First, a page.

France's fragile economy under siege after Paris attacks
France's fragile economic recovery is under threat after the Paris attacks, economists said Sunday, with tourism and consumer spending likely to come under siege.
"We've been observing a general climate of lethargy since Saturday," said Philippe Waechter, head of economic research at Natixis bank.
"There is risk that this generates a wait-and-see attitude, and uncertainty. Uncertainty is never a good thing for the economy."
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It's a cruel irony that only hours before the attacks the French government was celebrating the best economic news in months: that France had finally returned to growth in the third quarter.
France had "exited the period of extremely weak growth that had lasted too long", Finance Minister Michel Sapin said about the 0.3 percent GDP rise in the quarter, predicting "a new phase" for the French economy.
But that was before the attacks.
Fears for tourism
Now the fear is that France's money-spinning tourism sector will be the first to feel the pain.
"We're worried about the clients who usually come here for the end-of-year festivities," said Evelyne Maes, president of the hotel and restaurant employers' association.
Paris is the world's top tourist destination, and tourism accounts for nearly eight percent of France's gross domestic product, with just under 84 million visitors last year.
"The attacks will probably have an impact on hotels and restaurants," said Agnès Benassy-Queré, a researcher at the Paris School of Economics.
But she added that "France is more than Paris. And I don't see any impact going beyond a few weeks."
Different from Charlie attacks
It is true that the French economy actually rebounded in the wake of the jihadist attacks in January that targeted satirical magazine Charlie Hebdo and a Jewish supermarket.
But after the second major attack in France inside a year, economists warned that consumer confidence could be sapped by the government's apparent inability to stop them, weighing on household spending.
"Uncertainty pushes consumers to save, and not to spend," said Waechter at Natixis.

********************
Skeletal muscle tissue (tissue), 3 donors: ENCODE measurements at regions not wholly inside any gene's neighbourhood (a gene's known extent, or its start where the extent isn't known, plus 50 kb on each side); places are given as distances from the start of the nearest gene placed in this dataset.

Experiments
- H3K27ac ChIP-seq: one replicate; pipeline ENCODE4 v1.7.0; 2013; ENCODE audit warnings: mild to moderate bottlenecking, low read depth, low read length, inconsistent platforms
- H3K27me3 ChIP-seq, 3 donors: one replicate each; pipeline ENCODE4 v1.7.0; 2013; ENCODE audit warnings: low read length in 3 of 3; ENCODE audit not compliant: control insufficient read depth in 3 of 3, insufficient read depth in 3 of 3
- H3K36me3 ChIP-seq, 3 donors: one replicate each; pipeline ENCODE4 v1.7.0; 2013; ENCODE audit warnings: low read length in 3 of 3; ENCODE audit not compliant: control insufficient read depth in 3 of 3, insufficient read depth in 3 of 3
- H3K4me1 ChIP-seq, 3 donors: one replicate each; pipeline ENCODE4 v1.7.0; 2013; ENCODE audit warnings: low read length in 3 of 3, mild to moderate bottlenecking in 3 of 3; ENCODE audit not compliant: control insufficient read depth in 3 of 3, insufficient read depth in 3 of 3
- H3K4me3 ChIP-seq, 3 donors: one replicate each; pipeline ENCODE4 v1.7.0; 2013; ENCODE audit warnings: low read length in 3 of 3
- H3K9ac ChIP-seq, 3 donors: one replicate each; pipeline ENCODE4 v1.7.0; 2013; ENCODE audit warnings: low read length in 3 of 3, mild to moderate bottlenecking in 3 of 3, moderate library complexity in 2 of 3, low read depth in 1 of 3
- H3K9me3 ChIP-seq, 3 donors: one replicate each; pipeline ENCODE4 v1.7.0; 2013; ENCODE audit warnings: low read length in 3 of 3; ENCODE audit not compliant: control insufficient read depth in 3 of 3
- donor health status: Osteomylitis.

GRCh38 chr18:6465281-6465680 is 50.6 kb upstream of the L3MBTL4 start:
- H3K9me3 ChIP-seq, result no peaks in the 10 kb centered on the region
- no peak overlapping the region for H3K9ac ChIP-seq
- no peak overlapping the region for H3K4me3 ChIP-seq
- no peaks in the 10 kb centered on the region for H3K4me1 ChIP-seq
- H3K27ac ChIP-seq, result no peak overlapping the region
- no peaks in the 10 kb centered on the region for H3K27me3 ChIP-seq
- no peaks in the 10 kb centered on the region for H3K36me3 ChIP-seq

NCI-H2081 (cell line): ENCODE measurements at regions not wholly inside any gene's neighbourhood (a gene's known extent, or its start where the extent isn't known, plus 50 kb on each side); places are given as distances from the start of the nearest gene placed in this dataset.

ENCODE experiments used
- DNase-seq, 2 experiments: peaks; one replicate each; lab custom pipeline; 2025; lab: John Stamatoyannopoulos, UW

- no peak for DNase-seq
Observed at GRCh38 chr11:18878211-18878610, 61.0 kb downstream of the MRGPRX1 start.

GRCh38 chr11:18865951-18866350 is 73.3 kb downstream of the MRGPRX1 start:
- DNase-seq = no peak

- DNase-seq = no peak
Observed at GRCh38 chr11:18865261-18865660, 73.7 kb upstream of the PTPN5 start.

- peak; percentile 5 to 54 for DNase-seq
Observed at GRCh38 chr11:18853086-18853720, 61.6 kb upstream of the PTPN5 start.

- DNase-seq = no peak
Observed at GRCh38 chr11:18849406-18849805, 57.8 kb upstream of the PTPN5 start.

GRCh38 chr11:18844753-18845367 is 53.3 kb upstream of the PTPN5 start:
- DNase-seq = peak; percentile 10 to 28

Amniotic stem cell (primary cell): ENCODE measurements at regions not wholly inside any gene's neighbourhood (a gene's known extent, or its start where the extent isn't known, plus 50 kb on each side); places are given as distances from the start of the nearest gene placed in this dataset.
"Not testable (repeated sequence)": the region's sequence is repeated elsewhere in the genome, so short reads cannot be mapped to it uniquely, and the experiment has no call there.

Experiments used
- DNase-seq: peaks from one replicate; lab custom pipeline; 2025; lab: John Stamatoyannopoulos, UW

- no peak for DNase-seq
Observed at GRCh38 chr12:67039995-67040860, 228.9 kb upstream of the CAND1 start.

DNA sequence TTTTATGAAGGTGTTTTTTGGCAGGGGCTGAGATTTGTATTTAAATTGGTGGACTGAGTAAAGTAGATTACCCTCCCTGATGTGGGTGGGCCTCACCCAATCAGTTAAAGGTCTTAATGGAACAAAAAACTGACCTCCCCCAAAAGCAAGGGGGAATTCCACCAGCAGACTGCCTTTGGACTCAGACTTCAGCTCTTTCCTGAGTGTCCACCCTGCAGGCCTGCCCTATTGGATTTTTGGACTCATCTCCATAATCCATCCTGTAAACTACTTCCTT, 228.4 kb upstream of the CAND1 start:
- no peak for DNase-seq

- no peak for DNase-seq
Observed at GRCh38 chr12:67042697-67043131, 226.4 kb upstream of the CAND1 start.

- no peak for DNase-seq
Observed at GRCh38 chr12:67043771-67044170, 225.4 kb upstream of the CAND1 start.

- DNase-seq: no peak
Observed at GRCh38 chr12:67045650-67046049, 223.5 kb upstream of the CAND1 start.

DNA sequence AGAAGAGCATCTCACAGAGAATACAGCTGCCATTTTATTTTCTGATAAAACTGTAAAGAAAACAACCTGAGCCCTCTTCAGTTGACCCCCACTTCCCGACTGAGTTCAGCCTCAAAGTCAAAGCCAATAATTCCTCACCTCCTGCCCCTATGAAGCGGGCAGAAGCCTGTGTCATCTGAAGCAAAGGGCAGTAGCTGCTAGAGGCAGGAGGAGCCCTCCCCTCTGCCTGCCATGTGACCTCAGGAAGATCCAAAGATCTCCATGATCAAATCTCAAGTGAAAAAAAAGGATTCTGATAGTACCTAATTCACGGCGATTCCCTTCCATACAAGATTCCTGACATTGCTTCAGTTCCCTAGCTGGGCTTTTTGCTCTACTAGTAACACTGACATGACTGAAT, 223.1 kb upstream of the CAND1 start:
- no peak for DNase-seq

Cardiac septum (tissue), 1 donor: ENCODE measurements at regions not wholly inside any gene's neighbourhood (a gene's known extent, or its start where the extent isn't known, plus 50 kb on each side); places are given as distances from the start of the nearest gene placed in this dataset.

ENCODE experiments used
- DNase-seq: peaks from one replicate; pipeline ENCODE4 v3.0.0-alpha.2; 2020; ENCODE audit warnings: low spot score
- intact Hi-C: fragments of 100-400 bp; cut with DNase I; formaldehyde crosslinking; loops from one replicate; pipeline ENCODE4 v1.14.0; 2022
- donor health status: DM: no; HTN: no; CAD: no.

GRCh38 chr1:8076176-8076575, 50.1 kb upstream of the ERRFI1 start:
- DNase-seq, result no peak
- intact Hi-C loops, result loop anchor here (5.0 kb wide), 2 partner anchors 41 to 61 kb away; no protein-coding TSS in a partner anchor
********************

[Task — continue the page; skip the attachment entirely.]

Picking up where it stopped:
The same holds true for corporate investment, but to a lesser extent, economists said.
"There is a risk of wait-and-see, of investments being put on hold. But it's a smaller risk," said Denis Ferrand, head of research at the COE-Rexecode institute.
Over the longer term, any lingering climate of uncertainty could also make France less attractive to highly-skilled young graduates planning to work here.
"If you live in a society that closes itself off, where everybody fears everybody else, that has got to have an impact," said Thierry Mayer, who teaches at the Sciences-Po university.
"It's hard to quantify, but we have to bear that in mind," he said.
Psychosis or rebound?
But economists freely admitted that an economic downturn after the attacks was no foregone conclusion.
"It's too early to say," said Ferrand. "All will depend on the collective reaction."
Some economists, including Nobel prize winner Gary Becker, have been researching the economic impact of attacks in the wake of the September 11, 2001 assault in New York and have identified two scenarios: a national rebound or, on the contrary, a national psychosis.
"In the United States the September 11 attacks did not translate into weaker activity because Americans became more united," Waechter said. "We could hope for the same thing to happen in France."
The Paris stock market, meanwhile, was unlikely to show any strong reaction to the attacks when trading opens Monday, Denis Ferrand said.
"Investors' worries are more linked to the Chinese economic slowdown than to the attacks," he said.